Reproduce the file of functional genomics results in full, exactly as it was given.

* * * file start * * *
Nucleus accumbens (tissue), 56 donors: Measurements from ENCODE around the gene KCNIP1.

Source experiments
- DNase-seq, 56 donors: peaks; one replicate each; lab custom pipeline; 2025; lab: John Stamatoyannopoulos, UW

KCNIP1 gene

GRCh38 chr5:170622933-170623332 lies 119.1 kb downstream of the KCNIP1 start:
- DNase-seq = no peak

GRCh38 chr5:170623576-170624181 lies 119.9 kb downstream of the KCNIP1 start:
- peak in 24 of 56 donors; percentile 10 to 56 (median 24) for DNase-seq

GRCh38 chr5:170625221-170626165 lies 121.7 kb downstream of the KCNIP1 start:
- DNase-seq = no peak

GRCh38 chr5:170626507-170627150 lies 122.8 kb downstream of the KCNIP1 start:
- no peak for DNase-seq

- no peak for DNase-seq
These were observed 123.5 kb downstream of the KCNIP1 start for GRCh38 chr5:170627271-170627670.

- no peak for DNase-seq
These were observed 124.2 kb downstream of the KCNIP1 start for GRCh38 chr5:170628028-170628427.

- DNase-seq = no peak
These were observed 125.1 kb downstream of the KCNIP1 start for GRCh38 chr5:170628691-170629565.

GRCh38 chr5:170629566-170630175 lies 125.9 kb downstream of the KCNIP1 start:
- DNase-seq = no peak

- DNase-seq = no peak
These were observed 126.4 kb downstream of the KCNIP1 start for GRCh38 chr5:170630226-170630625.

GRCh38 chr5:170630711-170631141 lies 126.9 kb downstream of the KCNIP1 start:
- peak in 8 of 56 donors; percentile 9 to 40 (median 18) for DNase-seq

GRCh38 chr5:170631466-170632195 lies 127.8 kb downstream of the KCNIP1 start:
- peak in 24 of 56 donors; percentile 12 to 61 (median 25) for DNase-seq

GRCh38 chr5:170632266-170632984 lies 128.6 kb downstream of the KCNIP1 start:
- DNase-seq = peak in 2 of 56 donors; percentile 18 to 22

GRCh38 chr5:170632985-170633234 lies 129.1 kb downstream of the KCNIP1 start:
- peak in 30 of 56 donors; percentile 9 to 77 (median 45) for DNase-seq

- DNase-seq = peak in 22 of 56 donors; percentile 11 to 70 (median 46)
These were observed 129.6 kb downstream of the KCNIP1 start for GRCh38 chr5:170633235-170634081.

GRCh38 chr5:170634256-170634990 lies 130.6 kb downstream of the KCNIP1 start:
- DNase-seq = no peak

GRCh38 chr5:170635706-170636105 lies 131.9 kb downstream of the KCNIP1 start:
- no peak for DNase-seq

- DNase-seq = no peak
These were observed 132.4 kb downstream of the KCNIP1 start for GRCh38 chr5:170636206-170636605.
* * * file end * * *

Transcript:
Nucleus accumbens (tissue), 56 donors: Measurements from ENCODE around the gene KCNIP1.

Source experiments
- DNase-seq, 56 donors: peaks; one replicate each; lab custom pipeline; 2025; lab: John Stamatoyannopoulos, UW

KCNIP1 gene

GRCh38 chr5:170622933-170623332 lies 119.1 kb downstream of the KCNIP1 start:
- DNase-seq = no peak

GRCh38 chr5:170623576-170624181 lies 119.9 kb downstream of the KCNIP1 start:
- peak in 24 of 56 donors; percentile 10 to 56 (median 24) for DNase-seq

GRCh38 chr5:170625221-170626165 lies 121.7 kb downstream of the KCNIP1 start:
- DNase-seq = no peak

GRCh38 chr5:170626507-170627150 lies 122.8 kb downstream of the KCNIP1 start:
- no peak for DNase-seq

- no peak for DNase-seq
These were observed 123.5 kb downstream of the KCNIP1 start for GRCh38 chr5:170627271-170627670.

- no peak for DNase-seq
These were observed 124.2 kb downstream of the KCNIP1 start for GRCh38 chr5:170628028-170628427.

- DNase-seq = no peak
These were observed 125.1 kb downstream of the KCNIP1 start for GRCh38 chr5:170628691-170629565.

GRCh38 chr5:170629566-170630175 lies 125.9 kb downstream of the KCNIP1 start:
- DNase-seq = no peak

- DNase-seq = no peak
These were observed 126.4 kb downstream of the KCNIP1 start for GRCh38 chr5:170630226-170630625.

GRCh38 chr5:170630711-170631141 lies 126.9 kb downstream of the KCNIP1 start:
- peak in 8 of 56 donors; percentile 9 to 40 (median 18) for DNase-seq

GRCh38 chr5:170631466-170632195 lies 127.8 kb downstream of the KCNIP1 start:
- peak in 24 of 56 donors; percentile 12 to 61 (median 25) for DNase-seq

GRCh38 chr5:170632266-170632984 lies 128.6 kb downstream of the KCNIP1 start:
- DNase-seq = peak in 2 of 56 donors; percentile 18 to 22

GRCh38 chr5:170632985-170633234 lies 129.1 kb downstream of the KCNIP1 start:
- peak in 30 of 56 donors; percentile 9 to 77 (median 45) for DNase-seq

- DNase-seq = peak in 22 of 56 donors; percentile 11 to 70 (median 46)
These were observed 129.6 kb downstream of the KCNIP1 start for GRCh38 chr5:170633235-170634081.

GRCh38 chr5:170634256-170634990 lies 130.6 kb downstream of the KCNIP1 start:
- DNase-seq = no peak

GRCh38 chr5:170635706-170636105 lies 131.9 kb downstream of the KCNIP1 start:
- no peak for DNase-seq

- DNase-seq = no peak
These were observed 132.4 kb downstream of the KCNIP1 start for GRCh38 chr5:170636206-170636605.